People in Prison Have Rights
The Capital Punishment and Social Rights Research Initiative assesses
and analyzes the access of men and women on U.S. death rows to social rights
such as health care, social contacts, visitation, communication, recreation and
spiritual support. We are committed to producing high-quality research,
and we want to offer information and resources to scholars, advocates
and to everyone who is interested in the living conditions of people in prison.
We care about the men and women on death row.
About the Research Initiative
More than 2500 men and women live on one of the 27 state death rows or on federal death row in the United States. They often spend their lives for decades in solitary or near solitary confinement, their contact with the outside world is severely restricted, and health care is often inadequate. Death row is a “graveyard behind high walls far from the eye of the public”(1). However, living conditions on the various state death rows differ, in some cases significantly.
The Capital Punishment and Social Rights Research Initiative wants to shed light on the social situation of men and women on death row by providing high-quality social scientific research and analysis, reliable data, and information and tools for scholars, advocates and the general public.
We assess and compare the access of people on death row to social rights such as communication and visitation, health care and recreation. We analyze the factors that account for the variations in the access to social rights among U.S. states. We identify factors that contribute to living conditions on death row that are in line with constitutional rights and human rights norms.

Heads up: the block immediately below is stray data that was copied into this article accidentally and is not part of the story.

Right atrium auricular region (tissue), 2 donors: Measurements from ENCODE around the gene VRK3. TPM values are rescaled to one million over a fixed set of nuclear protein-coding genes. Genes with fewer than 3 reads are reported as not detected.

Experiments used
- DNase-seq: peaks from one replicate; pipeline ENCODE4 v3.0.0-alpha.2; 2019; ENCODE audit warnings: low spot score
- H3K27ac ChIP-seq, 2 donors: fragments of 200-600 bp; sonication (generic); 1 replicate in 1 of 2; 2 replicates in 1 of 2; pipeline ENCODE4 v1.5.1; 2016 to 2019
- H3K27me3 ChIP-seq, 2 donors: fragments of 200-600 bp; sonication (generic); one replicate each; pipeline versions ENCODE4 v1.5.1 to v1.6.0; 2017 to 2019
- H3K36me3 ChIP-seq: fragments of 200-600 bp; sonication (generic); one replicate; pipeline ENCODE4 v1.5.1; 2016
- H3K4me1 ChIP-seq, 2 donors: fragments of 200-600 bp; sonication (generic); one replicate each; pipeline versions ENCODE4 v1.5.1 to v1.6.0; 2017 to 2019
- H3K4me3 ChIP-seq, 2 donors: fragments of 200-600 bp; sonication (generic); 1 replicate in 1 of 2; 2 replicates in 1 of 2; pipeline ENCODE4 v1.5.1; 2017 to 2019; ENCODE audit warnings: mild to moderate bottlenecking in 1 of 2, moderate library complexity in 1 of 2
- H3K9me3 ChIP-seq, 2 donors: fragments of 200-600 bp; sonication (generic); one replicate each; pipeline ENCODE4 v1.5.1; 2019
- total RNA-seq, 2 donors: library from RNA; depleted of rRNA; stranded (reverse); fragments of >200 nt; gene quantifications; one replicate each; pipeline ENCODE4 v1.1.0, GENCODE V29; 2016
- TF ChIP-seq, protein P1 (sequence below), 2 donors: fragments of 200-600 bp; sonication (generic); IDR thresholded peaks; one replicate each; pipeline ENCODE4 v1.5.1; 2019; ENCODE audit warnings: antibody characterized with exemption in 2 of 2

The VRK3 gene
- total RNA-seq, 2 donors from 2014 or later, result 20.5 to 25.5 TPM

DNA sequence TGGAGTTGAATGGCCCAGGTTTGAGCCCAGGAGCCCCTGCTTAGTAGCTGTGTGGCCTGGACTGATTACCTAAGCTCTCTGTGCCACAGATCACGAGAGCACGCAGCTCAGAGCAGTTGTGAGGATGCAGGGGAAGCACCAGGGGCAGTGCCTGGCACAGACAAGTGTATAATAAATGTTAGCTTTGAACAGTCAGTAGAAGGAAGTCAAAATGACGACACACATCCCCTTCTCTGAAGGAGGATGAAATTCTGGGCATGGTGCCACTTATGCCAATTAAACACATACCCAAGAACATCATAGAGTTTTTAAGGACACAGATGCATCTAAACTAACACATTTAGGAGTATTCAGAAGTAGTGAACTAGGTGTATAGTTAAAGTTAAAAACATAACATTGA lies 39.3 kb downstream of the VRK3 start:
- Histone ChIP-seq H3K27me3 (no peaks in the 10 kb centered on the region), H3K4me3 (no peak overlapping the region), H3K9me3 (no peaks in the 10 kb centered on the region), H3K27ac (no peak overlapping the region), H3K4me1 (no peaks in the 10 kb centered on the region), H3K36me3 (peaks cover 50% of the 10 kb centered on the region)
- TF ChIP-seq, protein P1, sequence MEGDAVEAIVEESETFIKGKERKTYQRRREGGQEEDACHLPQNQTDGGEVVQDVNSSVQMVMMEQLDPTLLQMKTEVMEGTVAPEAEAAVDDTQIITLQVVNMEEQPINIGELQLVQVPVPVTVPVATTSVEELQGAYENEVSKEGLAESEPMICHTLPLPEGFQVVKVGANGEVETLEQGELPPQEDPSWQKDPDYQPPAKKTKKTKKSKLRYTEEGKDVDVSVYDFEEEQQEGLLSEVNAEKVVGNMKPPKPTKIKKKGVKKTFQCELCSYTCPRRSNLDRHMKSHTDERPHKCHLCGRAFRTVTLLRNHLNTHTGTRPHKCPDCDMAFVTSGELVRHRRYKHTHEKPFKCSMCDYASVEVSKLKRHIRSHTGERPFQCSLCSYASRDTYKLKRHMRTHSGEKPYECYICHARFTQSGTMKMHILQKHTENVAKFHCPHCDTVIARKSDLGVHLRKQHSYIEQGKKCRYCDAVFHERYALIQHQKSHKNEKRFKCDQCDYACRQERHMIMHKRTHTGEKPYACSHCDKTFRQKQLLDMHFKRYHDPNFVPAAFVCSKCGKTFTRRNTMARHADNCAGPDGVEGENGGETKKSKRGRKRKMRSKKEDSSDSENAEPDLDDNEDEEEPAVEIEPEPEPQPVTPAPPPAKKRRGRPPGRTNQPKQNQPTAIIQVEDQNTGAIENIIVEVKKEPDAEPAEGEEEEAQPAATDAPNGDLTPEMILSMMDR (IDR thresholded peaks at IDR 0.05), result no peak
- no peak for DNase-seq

The Capital Punishment and Social Rights Research Initiative started its work in October 2021. It was established by Dr. Barbara Laubenthal. The Research Initiative is a collaborative project of Dr. Barbara Laubenthal and Dr. Rick Halperin, director of the Human Rights Program of the Southern Methodist University in Dallas, Texas. It partners with the Human Rights Clinic at the University of Texas at Austin.
We welcome volunteers for our research and website management! For more information please visit our News section.
 Caycie D. Bradford, Waiting to Die, Dying to Live: An Account of the Death Row Phenomenon from a Legal Viewpoint, 5 Interdisc. J. Hum. Rts. L. 77, 85, 86 (2011).
Dr. Barbara Laubenthal:
Vastly different and equally bad. Living conditions on death row across the United States.
Conference "Death Row Incarceration"
UT Austin Law School
Capital Punishment Center
8th April 2022
Click on the icon to view the presentation
Video presentation by Dr. Barbara Laubenthal, Social Justice Reseach Forum at the University of Texas at Austin, 4/30/2021.
The Fast Break Book Club on North Carolina Death Row
On North Carolina death row, the men have created a book club which they call “The Fast Break Book Club.” The book club, with a focus on reading from diverse literature bases, has carved out an intellectual space within death row.
The organizer, Chanton, says that “What started as a passive idea to host a Book Club on Death Row quickly became a growing enthusiasm and with the sponsorship of the nonprofit organization Walk In Those Shoes, we were able to launch a much needed project.” Chanton goes on to describe how the book club generates agency for the members because setting up and participating in the book club “is a small measure of independence, but to a life dominated by restrictions, it's regarded as a victory. Each month, one of [their] 8 members chooses a book. Thus far [they] have read everything from classic literature to urban fiction. No genre is excluded. [They] do this to show that [they] embrace individuality. Indeed, there is no genuinely shared space without [them] showing up as [their] true selves.”